Came across this collection of essays edited by Dan Gutman when I visited his web site, and it is a wonderful compendium of useful tips for reducing impact on the environment told in the engaging individual voices of popular children's authors. This is an important book, because children sometimes do not think about recycling, or saving energy, but when they learn about it, become avid practitioners. That the tips from from authors they like makes it even more valuable.
The focus of every essay is that each of us can do small things that add up to a big difference. Rick Riordan talks about using rechargable batteries. Johanna Hurwitz talks about passing on magazines, yarn and other things instead of buying new or throwing things out. Bruce Coville talks about turning off the television so advertisements don't affect us. Lois Lowry rhapsodizes about hanging sheets out to dry. All practical suggestions, many of them funny, and written in short entries that would make excellent class read alouds. I need to purchase an additional copy!
This is a topic dear to my heart, so I'll bore you with the top ten ways I try to conserve resources. They aren't hard, and if everyone tried just one it could make a big difference.
10. Use a reel mower to cut the lawn. Good exercise!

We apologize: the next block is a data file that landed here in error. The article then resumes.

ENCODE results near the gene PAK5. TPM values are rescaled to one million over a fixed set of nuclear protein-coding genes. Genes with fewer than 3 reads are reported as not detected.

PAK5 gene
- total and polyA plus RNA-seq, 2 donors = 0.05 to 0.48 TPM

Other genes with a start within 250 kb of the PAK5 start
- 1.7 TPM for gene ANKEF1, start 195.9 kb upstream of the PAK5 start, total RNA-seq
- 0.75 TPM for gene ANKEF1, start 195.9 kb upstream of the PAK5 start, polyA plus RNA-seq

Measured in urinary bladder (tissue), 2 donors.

9. Compost kitchen scraps for garden.
8. Eat less meat. (It's too much work and expense anyway!)
7. Use cloth gift bags, which are easier than wrapping paper.
6. Print overdue slips on papers others print and don't pick up.
5. Hang laundry out to dry.
4. Keep thermostat at 58 all winter; don't have air conditioning.
3. Use cloth bags for shopping; reusable containers for lunches.
2. Bike to work and drive only twice a month.
1. Shop for clothing and household items at the thrift store.
The last one was only mentioned by Jerry Spinelli, but is one that I think important. It makes me feel slightly better about the mounds of jeans and t shirts and shorts and jackets and sweaters that my children seem to need. They are also fond of hand-me-downs, and I've even been able to cater to my high schooler's request for brand names. I buy my own clothes there as well, since jackets and slacks are about $2 and shoes about $3. Since moving piles of books around takes a heavy toll on my wardrobe, I can't imagine doing anything else. Plus, shopping at thrift stores keeps the money local. And I occasionally find obnoxious vintage polyester dresses!
Okay. Enough soap box.
Johanna Hurwitz's link above is from a website called Authors Among Us, which lists writers who are/were also librarians. Very fun!